Haloperidol (<3.5 mg/d), risperidone, and olanzapine were equally effective in treating delirium, with few adverse effects. Parkinsonian adverse effects were common with higher dose haloperidol (>4.5 mg/d) compared with olanzapine. Pre-operative haloperidol decreased severity and duration of post-surgery delirium. All studies were small and should be repeated.
There is no evidence that haloperidol in low dosage has different efficacy in comparison with the atypical antipsychotics olanzapine and risperidone in the management of delirium or has a greater frequency of adverse drug effects than these drugs. High dose haloperidol was associated with a greater incidence of side effects, mainly parkinsonism, than the atypical antipsychotics. Low dose haloperidol may be effective in decreasing the degree and duration of delirium in post-operative patients, compared with placebo.
These conclusions must be tempered by the observation that they are based on small studies of limited scope, and therefore will require further corroborating evidence before they can be translated into specific recommendation for the treatment of delirium.
Delirium occurs in up to 30% of hospitalised patients and is associated with prolonged hospital stay and increased morbidity and mortality. Recently published reports have suggested that the standard drug for delirium, haloperidol, a typical antipsychotic that may cause adverse extrapyramidal symptoms among patients, may be replaced by atypical antipsychotics such as risperidone, olanzapine or quetiapine, that are as effective as haloperidol in controlling delirium, but that have a lower incidence of extrapyramidal adverse effects.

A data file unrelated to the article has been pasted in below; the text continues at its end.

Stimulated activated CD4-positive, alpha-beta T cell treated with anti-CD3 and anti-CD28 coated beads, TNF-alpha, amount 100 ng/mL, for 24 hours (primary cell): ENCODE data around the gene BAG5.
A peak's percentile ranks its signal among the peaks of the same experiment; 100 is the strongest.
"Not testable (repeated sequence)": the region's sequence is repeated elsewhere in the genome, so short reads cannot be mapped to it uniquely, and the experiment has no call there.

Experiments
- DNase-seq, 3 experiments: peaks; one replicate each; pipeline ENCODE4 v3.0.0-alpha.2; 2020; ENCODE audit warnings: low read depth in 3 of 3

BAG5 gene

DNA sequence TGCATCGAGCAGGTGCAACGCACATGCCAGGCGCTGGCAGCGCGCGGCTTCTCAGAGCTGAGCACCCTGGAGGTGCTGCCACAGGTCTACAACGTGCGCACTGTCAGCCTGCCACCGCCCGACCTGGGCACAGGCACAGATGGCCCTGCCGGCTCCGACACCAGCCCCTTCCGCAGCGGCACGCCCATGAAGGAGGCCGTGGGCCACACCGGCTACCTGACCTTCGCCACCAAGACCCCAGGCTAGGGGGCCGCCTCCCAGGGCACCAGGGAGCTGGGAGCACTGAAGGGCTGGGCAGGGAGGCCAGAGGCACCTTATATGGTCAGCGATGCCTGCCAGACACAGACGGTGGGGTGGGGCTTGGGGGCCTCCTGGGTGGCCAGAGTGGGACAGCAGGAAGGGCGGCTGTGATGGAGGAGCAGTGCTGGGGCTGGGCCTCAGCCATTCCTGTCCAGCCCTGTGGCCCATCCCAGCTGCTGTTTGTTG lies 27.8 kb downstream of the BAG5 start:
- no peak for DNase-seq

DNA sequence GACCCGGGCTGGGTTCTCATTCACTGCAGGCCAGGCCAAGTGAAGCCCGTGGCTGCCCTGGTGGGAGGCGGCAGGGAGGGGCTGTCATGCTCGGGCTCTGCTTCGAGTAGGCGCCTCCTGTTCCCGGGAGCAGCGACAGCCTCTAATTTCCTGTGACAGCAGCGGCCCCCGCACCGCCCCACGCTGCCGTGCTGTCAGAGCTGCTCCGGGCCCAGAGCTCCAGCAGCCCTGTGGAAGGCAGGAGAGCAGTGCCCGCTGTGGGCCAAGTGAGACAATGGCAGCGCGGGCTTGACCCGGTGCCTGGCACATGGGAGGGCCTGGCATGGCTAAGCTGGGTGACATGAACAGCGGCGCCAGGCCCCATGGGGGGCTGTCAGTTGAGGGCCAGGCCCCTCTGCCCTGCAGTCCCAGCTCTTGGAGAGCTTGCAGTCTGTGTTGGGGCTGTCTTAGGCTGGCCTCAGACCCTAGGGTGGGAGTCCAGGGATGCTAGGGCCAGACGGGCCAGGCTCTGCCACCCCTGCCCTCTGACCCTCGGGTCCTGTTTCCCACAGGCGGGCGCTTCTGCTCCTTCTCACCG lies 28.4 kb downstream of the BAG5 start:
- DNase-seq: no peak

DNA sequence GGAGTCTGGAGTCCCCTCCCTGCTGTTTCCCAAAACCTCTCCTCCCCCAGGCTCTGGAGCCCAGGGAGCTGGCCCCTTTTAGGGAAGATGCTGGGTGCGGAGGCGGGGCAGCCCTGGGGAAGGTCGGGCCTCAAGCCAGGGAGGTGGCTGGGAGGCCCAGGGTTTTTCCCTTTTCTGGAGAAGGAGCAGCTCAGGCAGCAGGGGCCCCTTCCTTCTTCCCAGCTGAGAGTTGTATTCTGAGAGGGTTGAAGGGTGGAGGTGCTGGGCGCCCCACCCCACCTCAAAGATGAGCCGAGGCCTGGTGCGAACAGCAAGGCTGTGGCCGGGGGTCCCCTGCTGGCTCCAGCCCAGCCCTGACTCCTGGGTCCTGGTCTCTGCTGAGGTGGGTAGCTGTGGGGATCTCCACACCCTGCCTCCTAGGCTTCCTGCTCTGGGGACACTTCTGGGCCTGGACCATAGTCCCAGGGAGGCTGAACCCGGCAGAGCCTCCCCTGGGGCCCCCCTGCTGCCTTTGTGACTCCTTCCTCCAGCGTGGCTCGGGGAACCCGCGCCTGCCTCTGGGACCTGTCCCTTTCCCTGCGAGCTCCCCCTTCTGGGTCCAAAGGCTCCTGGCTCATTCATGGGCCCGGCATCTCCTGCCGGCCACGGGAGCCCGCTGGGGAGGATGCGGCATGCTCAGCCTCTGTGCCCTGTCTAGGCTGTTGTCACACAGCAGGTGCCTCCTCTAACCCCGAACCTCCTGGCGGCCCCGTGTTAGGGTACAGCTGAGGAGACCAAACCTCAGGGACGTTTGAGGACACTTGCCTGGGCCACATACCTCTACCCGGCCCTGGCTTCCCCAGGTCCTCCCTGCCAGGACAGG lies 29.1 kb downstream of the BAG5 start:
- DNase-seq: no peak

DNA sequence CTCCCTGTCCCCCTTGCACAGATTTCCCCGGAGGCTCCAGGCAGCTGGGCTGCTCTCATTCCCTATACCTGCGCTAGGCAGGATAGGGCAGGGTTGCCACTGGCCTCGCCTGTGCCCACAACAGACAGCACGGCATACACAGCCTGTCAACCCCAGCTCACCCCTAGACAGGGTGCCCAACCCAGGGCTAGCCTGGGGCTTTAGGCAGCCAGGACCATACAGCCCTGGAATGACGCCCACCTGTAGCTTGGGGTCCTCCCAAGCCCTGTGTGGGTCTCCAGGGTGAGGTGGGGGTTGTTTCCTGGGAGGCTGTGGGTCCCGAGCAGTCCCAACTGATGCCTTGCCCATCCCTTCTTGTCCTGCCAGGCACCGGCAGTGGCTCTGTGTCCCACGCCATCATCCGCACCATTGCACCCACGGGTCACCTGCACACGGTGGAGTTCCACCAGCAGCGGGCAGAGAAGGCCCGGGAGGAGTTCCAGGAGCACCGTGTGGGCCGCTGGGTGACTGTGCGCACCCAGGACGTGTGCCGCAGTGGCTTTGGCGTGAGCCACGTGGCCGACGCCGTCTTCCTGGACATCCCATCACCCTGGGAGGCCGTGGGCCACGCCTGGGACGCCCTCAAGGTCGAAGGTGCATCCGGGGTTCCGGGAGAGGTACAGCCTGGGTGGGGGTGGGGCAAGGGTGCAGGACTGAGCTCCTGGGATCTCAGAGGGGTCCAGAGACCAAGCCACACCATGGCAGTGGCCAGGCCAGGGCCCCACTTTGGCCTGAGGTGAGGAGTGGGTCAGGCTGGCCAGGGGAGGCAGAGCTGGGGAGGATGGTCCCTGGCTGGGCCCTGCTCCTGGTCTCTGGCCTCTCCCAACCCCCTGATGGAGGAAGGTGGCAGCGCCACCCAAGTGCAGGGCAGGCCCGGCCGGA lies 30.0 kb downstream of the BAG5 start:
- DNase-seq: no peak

To compare the efficacy and incidence of adverse effects of haloperidol with risperidone, olanzapine, and quetiapine in the treatment of delirium.
The trials were identified from a search of the Specialized Register of the Cochrane Dementia and Cognitive Improvement Group on 7 August 2006 using the search terms: haloperidol or haldol or risperidone or risperdal* or quetiapine or seroquel* or olanzapine or zyprexa* or aminotriazole or sertindole or leponex* or zeldox* or ziprasidone.
Types of studies included unconfounded, randomised trials with concealed allocation of subjects. For inclusion trials had to have assessed patients pre- and post-treatment. Where cross-over studies are included, only data from the first part of the study were examined. Interrupted time series were excluded. Length of trial and number of measurements did not influence the selection of trials for study. Where indicated, individual patient data were requested for further examination.
Two reviewers extracted data from included trials. Data were pooled where possible, and analysed using appropriate statistical methods. Odds ratios of average differences were calculated. Only 'intention to treat' data were included. Analysis included haloperidol treated patients, compared with placebo.
Three studies were found that satisfied selection criteria. These studies compared haloperidol with risperidone, olanzapine, and placebo in the management of delirium and in the incidence of adverse drug reactions. Decrease in delirium scores were not significantly different comparing the effect of low dose haloperidol (< 3.0 mg per day) with the atypical antipsychotics olanzapine and risperidone (Odds ratio 0.63 (95% CI 10.29 to 1.38; P = 0.25). Low dose haloperidol did not have a higher incidence of adverse effects than the atypical antipsychotics. High dose haloperidol (> 4.5 mg per day) in one study was associated with an increased incidence of extrapyramidal adverse effects, compared with olanzapine. Low dose haloperidol decreased the severity and duration of delirium in post-operative patients, although not the incidence of delirium, compared to placebo controls in one study. There were no controlled trials comparing quetiapine with haloperidol.